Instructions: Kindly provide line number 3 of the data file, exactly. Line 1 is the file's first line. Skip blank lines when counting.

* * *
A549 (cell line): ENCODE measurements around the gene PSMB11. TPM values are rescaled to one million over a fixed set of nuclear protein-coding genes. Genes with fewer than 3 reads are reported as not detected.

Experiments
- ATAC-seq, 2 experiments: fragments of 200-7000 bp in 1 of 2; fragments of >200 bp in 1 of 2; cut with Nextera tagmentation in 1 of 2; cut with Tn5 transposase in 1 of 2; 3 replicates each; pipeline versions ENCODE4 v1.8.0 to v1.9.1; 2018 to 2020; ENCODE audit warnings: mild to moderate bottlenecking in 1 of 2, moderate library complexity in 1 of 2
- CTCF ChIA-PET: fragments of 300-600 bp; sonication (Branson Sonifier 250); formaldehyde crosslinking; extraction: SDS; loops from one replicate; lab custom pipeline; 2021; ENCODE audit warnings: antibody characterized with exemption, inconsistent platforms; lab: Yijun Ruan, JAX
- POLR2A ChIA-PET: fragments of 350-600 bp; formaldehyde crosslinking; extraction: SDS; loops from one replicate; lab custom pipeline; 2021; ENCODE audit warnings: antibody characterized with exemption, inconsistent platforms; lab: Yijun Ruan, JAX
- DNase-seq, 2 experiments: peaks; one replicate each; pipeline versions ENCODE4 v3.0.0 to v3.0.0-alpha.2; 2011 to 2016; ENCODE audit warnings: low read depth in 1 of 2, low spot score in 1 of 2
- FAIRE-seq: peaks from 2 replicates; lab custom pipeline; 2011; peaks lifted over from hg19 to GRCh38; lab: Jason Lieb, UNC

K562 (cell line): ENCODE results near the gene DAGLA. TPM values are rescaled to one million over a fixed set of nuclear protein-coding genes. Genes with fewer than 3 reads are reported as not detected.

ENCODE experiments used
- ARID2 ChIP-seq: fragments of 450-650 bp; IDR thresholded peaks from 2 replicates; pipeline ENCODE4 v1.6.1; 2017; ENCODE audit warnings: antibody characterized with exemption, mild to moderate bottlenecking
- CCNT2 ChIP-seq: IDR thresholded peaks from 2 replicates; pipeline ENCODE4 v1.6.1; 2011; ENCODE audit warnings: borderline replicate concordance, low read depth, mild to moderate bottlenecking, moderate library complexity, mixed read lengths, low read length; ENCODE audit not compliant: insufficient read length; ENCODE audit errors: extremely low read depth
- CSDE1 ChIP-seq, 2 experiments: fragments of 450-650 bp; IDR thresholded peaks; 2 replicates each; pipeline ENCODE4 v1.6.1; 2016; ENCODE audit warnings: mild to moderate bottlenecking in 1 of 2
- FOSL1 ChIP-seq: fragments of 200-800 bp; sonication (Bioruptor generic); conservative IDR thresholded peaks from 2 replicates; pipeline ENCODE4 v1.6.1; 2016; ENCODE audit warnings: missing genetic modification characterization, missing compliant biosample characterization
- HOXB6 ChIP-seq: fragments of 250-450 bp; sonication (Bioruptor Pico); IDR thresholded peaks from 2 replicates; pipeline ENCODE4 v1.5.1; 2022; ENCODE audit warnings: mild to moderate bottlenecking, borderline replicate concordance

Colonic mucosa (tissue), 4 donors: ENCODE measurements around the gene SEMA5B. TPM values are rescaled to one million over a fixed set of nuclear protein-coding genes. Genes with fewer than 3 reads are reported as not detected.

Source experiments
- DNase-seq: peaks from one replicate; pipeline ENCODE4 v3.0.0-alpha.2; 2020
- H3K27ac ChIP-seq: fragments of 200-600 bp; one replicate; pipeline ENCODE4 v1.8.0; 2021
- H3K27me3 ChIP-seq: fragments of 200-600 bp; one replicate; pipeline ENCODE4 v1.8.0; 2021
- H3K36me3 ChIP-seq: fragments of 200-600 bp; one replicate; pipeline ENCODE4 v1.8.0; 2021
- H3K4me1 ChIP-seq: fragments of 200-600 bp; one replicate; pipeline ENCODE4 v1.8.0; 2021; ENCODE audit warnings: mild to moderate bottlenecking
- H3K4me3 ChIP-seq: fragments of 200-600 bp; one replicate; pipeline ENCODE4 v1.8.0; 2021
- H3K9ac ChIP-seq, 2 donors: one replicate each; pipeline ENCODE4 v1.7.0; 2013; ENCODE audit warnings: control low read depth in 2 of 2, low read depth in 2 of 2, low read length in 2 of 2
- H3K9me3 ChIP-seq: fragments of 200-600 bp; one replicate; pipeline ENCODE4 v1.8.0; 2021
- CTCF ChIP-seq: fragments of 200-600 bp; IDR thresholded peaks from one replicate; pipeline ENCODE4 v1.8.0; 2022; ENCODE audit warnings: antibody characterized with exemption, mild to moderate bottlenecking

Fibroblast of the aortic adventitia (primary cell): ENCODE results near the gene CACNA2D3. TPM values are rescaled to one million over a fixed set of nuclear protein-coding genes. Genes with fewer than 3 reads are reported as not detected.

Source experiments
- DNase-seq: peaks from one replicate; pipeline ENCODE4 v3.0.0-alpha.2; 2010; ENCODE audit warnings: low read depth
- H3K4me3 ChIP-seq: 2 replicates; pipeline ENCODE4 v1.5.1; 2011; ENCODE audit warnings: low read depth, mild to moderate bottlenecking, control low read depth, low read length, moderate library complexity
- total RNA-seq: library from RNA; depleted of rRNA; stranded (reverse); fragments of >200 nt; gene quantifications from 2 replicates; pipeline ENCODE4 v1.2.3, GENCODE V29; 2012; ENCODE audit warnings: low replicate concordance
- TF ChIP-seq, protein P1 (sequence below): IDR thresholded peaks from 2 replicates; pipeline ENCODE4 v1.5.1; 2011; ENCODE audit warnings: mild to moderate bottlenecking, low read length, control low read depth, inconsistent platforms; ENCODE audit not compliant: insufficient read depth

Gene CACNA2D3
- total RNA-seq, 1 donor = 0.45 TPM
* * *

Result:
- ATAC-seq, 2 experiments: fragments of 200-7000 bp in 1 of 2; fragments of >200 bp in 1 of 2; cut with Nextera tagmentation in 1 of 2; cut with Tn5 transposase in 1 of 2; 3 replicates each; pipeline versions ENCODE4 v1.8.0 to v1.9.1; 2018 to 2020; ENCODE audit warnings: mild to moderate bottlenecking in 1 of 2, moderate library complexity in 1 of 2